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Merger Control Rules in the National Security and Investment Act 2021

29 March 2022

On 4 January 2022, a new piece of legislation known as the National Security and Investment Act 2021 (“the NSI Act”) came into force in England and Wales. This new legislation gives the UK government a significantly enhanced ability to scrutinise mergers and acquisitions from a national security perspective.

What are the new merger control rules?

The NSI Act introduces a new mandatory notification requirement for certain “notifiable acquisitions”.

Notifiable acquisitions are defined as the acquisition of a certain level and type of control of a qualifying entity that carries on activities in the UK in any of the following 17 sectors (on the basis these are considered sensitive to national security):

  • Advanced Materials
  • Advanced Robotics
  • Artificial Intelligence
  • Civil Nuclear
  • Communications
  • Computing Hardware
  • Critical Suppliers to Government
  • Cryptographic Authentication
  • Data Infrastructure
  • Defence
  • Energy
  • Military and Dual-Use
  • Quantum Technologies
  • Satellite and Space Technologies
  • Suppliers to the Emergency Services
  • Synthetic Biology
  • Transport

The target entity or assets do not necessarily need to be established or located in the UK to be caught under the NSI Act; it will be sufficient if the entity only supplies its goods or services into the UK or carries on activities in the UK.

If an acquisition is notifiable, the proposed buyer needs to submit a mandatory notification to the Department for Business, Energy and Industrial Strategy once arrangements are in progress or contemplation that, if carried into effect, will result in the transaction falling within the scope of the NSI Act – for example, when heads of terms have been agreed. The notification must contain sufficient information to allow the government to decide whether to assess the proposed acquisition. A voluntary notification may also be made at an earlier stage by the proposed buyer, the seller or the target entity.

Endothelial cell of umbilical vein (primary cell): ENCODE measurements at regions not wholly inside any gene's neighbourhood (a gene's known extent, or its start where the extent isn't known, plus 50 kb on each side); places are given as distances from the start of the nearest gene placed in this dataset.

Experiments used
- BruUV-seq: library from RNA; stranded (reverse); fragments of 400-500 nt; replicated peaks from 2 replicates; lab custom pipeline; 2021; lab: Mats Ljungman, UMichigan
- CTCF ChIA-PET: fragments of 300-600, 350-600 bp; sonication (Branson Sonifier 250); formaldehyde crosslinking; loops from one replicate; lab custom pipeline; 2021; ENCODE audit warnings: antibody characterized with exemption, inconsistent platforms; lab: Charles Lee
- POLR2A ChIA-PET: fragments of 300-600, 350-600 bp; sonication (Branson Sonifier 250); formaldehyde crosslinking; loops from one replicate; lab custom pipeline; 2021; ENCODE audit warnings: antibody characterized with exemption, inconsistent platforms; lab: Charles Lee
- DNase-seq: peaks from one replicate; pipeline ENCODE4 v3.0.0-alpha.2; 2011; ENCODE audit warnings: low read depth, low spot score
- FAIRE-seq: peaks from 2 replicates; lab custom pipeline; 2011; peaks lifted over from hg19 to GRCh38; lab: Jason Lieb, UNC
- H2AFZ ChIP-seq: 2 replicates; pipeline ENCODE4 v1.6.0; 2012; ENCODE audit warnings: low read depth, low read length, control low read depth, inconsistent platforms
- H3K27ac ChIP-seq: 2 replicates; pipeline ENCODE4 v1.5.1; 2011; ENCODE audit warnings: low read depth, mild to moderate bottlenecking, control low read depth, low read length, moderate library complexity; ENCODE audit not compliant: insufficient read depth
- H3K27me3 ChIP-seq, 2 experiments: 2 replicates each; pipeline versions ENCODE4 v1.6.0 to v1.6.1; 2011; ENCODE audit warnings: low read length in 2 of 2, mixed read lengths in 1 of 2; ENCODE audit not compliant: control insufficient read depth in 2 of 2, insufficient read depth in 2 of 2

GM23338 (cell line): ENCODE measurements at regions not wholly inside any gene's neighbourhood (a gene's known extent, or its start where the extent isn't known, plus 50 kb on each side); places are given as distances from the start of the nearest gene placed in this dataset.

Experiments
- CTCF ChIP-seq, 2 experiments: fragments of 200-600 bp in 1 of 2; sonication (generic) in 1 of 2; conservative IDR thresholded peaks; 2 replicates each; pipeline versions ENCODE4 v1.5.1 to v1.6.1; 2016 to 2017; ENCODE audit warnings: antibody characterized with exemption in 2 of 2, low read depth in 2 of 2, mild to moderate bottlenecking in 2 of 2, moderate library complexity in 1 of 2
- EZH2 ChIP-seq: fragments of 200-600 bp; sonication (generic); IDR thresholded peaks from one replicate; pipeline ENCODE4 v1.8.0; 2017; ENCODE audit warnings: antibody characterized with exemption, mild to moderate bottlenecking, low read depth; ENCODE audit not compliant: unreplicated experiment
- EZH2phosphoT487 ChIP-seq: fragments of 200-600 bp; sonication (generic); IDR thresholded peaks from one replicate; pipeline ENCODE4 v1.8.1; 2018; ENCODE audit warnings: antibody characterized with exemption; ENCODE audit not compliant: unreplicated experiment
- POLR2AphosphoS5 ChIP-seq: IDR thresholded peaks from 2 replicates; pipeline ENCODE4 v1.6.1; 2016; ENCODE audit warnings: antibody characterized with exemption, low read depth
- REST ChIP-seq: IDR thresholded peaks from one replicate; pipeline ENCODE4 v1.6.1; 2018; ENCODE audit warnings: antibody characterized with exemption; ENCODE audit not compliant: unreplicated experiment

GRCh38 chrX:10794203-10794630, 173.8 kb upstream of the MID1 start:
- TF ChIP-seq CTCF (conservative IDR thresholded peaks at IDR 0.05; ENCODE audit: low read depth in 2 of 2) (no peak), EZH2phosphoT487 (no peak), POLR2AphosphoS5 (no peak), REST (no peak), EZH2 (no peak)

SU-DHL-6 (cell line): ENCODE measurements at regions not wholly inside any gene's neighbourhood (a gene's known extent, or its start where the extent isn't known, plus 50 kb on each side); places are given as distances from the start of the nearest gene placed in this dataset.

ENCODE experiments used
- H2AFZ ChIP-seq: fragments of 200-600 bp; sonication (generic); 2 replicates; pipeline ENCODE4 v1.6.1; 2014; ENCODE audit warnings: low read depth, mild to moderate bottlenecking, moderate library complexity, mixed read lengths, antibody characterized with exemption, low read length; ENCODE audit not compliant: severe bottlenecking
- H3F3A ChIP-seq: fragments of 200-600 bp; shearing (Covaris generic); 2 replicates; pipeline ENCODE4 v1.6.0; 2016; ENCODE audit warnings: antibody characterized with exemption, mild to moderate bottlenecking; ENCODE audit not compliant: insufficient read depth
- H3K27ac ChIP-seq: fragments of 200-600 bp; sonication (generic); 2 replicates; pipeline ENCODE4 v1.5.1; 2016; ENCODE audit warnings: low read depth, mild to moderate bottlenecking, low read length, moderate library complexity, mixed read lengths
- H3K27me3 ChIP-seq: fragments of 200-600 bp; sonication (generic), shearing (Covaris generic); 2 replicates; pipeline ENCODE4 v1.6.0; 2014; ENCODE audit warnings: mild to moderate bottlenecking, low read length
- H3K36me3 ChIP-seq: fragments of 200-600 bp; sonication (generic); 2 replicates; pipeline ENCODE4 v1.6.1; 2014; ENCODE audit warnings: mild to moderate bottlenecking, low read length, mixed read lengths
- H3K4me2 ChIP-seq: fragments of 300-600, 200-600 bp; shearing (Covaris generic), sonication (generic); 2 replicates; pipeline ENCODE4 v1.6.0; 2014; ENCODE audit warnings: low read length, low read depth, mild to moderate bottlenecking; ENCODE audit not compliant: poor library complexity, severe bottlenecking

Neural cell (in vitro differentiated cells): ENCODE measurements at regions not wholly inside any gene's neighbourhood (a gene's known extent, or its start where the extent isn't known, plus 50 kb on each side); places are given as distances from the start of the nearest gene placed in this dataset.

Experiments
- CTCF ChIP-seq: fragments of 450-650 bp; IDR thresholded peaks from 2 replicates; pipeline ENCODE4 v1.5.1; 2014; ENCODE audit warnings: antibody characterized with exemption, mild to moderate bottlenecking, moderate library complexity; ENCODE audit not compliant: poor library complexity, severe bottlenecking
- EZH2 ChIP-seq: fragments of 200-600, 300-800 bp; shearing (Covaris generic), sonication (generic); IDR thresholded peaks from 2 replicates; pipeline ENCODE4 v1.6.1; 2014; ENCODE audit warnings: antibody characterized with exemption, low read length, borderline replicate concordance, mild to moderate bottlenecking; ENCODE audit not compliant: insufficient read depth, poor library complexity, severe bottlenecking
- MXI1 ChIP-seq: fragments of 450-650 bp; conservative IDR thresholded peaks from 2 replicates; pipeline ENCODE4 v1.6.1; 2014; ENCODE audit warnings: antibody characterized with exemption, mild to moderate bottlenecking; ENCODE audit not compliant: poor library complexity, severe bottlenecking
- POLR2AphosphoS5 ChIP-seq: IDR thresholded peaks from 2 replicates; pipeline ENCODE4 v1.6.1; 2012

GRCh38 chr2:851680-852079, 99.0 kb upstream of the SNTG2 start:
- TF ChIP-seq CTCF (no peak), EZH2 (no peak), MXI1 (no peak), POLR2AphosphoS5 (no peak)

What happens after submitting a notification?

Where a mandatory or voluntary notification is made, the government will consider whether to “call-in” and review the transaction, to assess if it should be allowed, prohibited, or whether any remedies are required for it to go ahead. To effect a call-in, the government will issue a call-in notice and the parties cannot subsequently complete the proposed transaction without the government’s prior approval. This is known as a standstill obligation.

In deciding whether to issue a call-in notice, the government will consider the following risk factors in relation to the transaction:

  • Target risk: Whether the target is or could be used in a manner that poses a risk to national security. Targets active in one or more of the 17 specified sensitive sectors and related areas are likely to score high in terms of this risk profile.
  • Acquirer risk: Whether the buyer has characteristics that suggest that the acquisition of control is, or could be, a risk to national security. The government may consider the buyer’s ultimate controller, its pre-existing holdings, and any previous or current criminal activities and links.
  • Control risk: Consideration of the amount of control being acquired. A higher level of control can be expected to result in an increased national security risk profile.

The government may also exercise this call-in power (whether or not notification is given) if it otherwise becomes aware about an acquisition of control or material influence over qualifying entities or assets that may present a risk to UK national security. This power may be exercised within the six months after the government becomes aware of the transaction (even if it has already completed), subject to a longstop of five years following completion of the transaction.

The new regime applies equally to UK and non-UK buyers, which sets it apart from other major countries’ foreign investment and national security regimes.

What happens if a transaction is called-in?